Not only and also are paired with but to add emphasis to two coordinated elements in a sentence. Only and also are focusing adverbs, not is a negative adverb and but is a coordinator for contrast. Here verb agrees with the second noun.
  • She not only wrote the screenplay for the movie but also acted a role in it. 
  • She is not only clever but also intelligent. 
  • Not only the movie but also the play was good. 

6. Such…that…

Such is placed before a modifier and noun to intensify the quality of the modifier. The emphasis within the noun phrase expresses a remarkable situation. This clause can stand alone as a sentence or it can be paired with that + clause to express a cause and effect relationship.
  • It was such an interesting story that I read it in one sitting. 
  • Such was the weather the whole of today that I decided to stay indoors. 

7. As…As

We use as + adjective/adverb + as to make comparisons when the things we are comparing are equal in some way.
  • The world’s biggest bull is as big as an elephant. 
  • We got here as fast as we could. 

8. Not as…as

We use not as … as to make comparisons between things which aren’t equal.
  • Ram has not as tall as Shyam. 
  • She is not singing as loudly as she can. 

9. As…so… expresses a mirrored relationship that otherwise might be merely comparative. Actions joined by as/so are more closely inter-connected, and inter-dependent. As/so can imply in the same manner as, for the same reason as, in the same time as, etc.
  • As you sow, so you reap. 
  • As interest rises, so does my blood pressure. 

10. Hardly/Scarcely…when…

To refer to something happening immediately after something else, we use scarcely/hardly … when. We move hardly and scarcely to front position and invert the subject and verb.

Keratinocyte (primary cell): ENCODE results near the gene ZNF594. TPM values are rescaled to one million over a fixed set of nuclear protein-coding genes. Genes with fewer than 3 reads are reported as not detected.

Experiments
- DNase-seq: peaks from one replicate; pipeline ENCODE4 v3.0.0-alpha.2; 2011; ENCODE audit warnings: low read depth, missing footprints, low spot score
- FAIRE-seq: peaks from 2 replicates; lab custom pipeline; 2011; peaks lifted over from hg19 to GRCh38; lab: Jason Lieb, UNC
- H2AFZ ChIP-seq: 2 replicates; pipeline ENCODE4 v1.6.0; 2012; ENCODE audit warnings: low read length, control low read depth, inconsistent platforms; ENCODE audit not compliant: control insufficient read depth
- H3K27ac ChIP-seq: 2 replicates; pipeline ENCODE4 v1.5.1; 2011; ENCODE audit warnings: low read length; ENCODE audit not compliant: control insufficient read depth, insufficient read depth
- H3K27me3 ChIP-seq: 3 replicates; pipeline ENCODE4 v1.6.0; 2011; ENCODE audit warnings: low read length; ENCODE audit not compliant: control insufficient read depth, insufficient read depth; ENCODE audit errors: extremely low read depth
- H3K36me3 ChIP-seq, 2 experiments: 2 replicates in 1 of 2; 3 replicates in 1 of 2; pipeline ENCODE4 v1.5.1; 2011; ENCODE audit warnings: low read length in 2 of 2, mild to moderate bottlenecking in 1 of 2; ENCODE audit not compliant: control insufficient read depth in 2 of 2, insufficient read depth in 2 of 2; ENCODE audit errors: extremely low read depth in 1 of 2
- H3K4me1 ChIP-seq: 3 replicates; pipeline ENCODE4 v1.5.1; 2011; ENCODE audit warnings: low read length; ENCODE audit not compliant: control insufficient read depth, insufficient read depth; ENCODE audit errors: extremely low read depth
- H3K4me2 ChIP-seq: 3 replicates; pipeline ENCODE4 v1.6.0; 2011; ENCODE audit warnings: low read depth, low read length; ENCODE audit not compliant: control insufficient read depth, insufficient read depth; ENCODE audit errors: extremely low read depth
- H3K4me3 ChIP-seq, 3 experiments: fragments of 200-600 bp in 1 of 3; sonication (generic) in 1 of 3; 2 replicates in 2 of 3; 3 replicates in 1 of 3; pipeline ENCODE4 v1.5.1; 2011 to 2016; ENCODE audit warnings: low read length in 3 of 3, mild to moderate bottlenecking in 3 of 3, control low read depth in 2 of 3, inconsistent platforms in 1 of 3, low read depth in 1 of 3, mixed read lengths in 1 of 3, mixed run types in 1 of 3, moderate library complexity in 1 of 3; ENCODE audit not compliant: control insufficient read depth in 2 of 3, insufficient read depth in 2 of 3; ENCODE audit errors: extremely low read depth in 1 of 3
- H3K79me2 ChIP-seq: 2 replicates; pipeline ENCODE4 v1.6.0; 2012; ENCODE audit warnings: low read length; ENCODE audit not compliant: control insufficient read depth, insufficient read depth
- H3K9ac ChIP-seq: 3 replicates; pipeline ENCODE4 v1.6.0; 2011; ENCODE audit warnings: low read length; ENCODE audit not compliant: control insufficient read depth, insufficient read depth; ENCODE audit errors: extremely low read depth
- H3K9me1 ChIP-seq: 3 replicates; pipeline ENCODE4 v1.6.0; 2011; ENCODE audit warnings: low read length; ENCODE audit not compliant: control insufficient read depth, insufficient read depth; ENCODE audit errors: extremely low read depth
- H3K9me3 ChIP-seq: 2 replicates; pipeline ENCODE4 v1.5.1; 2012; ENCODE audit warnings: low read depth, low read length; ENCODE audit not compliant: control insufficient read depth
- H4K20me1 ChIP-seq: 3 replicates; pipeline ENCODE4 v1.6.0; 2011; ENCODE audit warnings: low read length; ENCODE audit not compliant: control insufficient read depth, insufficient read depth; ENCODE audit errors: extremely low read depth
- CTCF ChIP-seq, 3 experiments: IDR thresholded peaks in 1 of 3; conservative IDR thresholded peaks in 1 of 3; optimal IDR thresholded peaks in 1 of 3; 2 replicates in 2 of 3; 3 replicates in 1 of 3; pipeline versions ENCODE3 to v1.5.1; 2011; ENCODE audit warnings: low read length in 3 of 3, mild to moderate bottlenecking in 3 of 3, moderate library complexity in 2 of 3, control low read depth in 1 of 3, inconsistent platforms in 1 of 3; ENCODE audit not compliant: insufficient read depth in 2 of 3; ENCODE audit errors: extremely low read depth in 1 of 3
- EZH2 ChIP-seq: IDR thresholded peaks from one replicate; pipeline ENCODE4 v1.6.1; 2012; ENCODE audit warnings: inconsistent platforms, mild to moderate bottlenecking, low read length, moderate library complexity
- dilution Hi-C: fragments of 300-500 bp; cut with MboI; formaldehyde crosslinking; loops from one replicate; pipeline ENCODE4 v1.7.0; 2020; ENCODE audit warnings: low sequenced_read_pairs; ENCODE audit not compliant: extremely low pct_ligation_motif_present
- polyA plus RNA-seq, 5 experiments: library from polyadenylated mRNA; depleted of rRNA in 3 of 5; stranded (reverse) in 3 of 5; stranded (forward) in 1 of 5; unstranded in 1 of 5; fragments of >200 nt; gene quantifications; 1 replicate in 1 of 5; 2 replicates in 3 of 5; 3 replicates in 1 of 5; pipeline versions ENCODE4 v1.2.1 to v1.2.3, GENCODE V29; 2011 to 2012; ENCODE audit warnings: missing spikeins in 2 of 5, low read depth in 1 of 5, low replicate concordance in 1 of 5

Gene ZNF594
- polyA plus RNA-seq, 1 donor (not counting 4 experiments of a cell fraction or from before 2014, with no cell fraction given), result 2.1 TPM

• He had hardly begun to work when it started raining. 
  • Scarcely a day goes by when they don’t talk to each other. 

11. So…that…

We use so that and in order that to talk about purpose. We often use them with modal verbs (can, would, will, etc.).
  • I left home early so that I would not miss the 7o’clock train to the city. 
  • Accept the challenges so that you can feel the exhilaration of victory. 

12. Between…and…

  • The meeting will take place between 5 pm and 6 pm. 
  • The Ministry plans to construct between 50 and 60 cyclone shelters. 

13. As many as/as much as

When we want to make comparisons referring to quantity, we use as much as with uncountable nouns and as many as with plural nouns:
  • There are as many chairs as there are students. 
  • They try to give them as much as freedom as they can. 

14. From…to…

We use from … to.. to talk about ranges of different things, to talk about a change in the state of someone or something.
  • Application will be issued by the college from 9 am to 4 pm. 
  • The river flows from east to west 

15. No sooner…….than

The expression no sooner…than is used to suggest that one action or situation takes place/took place immediately after another action or situation. When no sooner goes at the beginning of the sentence, we use an inverted word order. That means the auxiliary verb goes before the subject. Eg:
  • No sooner had I reached the station, than the train arrived. 
  • No sooner had I finished my studies, than I got a good job.